This was a fascinating curry dish on many levels. Firstly the wild caught barramundi was cooked to utter perfection with moist, tender flesh that yields to very little pressure. The curry itself is light and clean tasting with a considerable hit of chili that may be a challenge to some, but is firmly situated on the pleasant side of spicy for those that can stand the heat.
Lastly, I found the ‘drumsticks’ (murungaikai), the long, bean-like vegetables, to be quite intriguing. It was both familiar in flavour and texture but at the same time entirely unique to anything else I’ve eaten in the past. The murungaikai has a fibrous exterior layer that is inedible. However, the flavour and texture of the core are quite similar to what you might expect from casseroled string beans, including the fact that they soak up all the wonderful flavours and aromas of the curry.
There are two ways I found to properly consume the murungaikai. You can either suck and chew on them to squeeze out the tender innards and then discard the fibrous parts or slice the murungaikai along its axis and scrape out the tasty innards.
One thing that you should know is that the curry that is officially available via the voucher is unfortunately not the Murungaikai Meen Curry. The curry that is meant to be a part of the voucher deal is a Goan Seafood Masala – fish, scallops, and tiger prawns cooked in a sauce of coriander, cumin, tumeric powder, ground coconut and kokum (a refreshing sour fruit native to India). While I am unable to offer an opinion on this curry, if it’s anything like the one I was served, it’ll be great.
I guess you could try for a substitution if you want to try your luck. I make no guarantees for your success but if you’re able to, you won’t be disappointed.
Jackfruit Pasayam with Kulfi – Jackfruit and rice cooked with milk, vanilla beans, pistachio and cardamom pods with Indian ice-cream laced with cardamom and pistachio.
The last course of the meal is a small dessert platter which, unlike the entree course, is a single plate shared between two. If you’re expecting a large dessert course for each diner, you’ll need to temper your expectations. However, by the time we had reached this portion of the evening, this was more than enough as we’d pretty much had reached our limit by that stage.
While the Jackfruit Pasayam may seem rather exotic, it’s not that far removed from a rice pudding. The Pasayam is thinner and lighter than a typical rice pudding with the flavour of jackfruit and a background sticky-sweet note similar to sweetened condensed milk.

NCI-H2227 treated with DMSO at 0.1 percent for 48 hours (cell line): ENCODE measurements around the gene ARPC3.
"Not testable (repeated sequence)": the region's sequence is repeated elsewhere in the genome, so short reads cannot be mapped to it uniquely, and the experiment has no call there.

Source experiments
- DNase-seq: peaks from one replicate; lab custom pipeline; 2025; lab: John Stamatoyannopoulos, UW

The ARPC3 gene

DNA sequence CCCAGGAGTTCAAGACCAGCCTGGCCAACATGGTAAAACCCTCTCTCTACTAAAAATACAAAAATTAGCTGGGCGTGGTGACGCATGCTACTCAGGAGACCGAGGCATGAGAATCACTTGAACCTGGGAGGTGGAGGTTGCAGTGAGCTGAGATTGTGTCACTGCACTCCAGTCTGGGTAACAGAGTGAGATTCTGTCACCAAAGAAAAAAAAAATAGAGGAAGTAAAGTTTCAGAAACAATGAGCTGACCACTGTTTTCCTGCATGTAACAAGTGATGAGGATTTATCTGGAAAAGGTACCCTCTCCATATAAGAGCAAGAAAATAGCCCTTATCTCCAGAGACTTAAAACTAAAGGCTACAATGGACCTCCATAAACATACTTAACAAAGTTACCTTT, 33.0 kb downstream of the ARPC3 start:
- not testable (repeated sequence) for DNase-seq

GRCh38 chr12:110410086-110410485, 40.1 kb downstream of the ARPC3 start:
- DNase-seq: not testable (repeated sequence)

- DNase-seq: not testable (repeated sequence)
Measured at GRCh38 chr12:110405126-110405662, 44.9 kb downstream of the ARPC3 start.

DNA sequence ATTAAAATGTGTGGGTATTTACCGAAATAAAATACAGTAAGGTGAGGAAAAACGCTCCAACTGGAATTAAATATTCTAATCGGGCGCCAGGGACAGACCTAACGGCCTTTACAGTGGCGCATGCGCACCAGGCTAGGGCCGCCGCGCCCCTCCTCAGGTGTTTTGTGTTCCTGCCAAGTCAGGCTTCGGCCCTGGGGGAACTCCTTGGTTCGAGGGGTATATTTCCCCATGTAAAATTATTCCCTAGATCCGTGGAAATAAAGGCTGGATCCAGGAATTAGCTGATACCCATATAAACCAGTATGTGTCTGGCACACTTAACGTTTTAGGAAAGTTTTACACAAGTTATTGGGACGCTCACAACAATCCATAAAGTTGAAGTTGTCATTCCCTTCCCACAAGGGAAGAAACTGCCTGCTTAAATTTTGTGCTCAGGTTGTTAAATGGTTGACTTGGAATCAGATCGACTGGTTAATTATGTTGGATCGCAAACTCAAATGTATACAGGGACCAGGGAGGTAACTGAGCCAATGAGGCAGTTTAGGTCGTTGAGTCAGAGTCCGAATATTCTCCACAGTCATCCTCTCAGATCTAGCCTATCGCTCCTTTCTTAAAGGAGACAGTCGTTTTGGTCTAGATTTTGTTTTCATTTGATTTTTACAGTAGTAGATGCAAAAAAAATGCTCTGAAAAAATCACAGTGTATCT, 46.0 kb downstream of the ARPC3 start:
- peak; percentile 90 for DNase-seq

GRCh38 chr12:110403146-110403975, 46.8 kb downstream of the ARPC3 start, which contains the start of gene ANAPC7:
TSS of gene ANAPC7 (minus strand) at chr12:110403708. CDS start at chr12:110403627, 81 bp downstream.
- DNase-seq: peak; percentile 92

The kulfi is somewhat icy in texture compared to regular ice-cream, though not unpleasantly so. The cardamom flavour dominates the kulfi, leaving the pistachio to be more of a textural component than a flavourful one. There’s also a pulse of raspberry sauce as an additional flavour element for the kulfi.
“Let go of all preconceptions (about Indian food)”. That was something that Chef and owner Kumar Mahadevan had said to me during a brief discussion we had that night. It’s not something I’d given all that much thought but the more I think about it, the more I realised that in spite of my interest in Indian food, I’m still very much anchored by my preconceptions as to both my expectations and what I’d likely order.
I’m glad that I was finally able to dine at Aki’s. Not only is it good food, it’s reinvigorated my interest in exploring the breadth and depth of Indian cuisine; to think beyond the safe options that I tend to fall back on and to try something different.
the heart of food dined at Aki’s Indian Restaurant at the courtesy of Ouffer.
Aki’s Indian Restaurant
6 Cowper Wharf Rd, Woolloomooloo
(02) 9332 4600
Thanks to all the entrants for the Taste of Sydney “The Amazing Taste” giveaway. There were a lot of great entries but unfortunately there can be only be a few prize winners.
The winner of the VIP double pass goes to Gianna. Congratulations! It was a hard decision to make given quite a number of interesting ideas but that was the one that resonated the most with me.
As for the General Entry double passes, congratulations to the following people (in alphabetical order):
- J Thomas
- Lola (Figs & Brie)
- Louise Rhodes
- Ramen Raff
To all prize winners, I will be in touch via email to discuss details of how you may collect your passes.
For those of you heading to the Taste of Sydney festival, I hope you enjoy your time there. If it’s anything like the previous years, it’ll be a great time!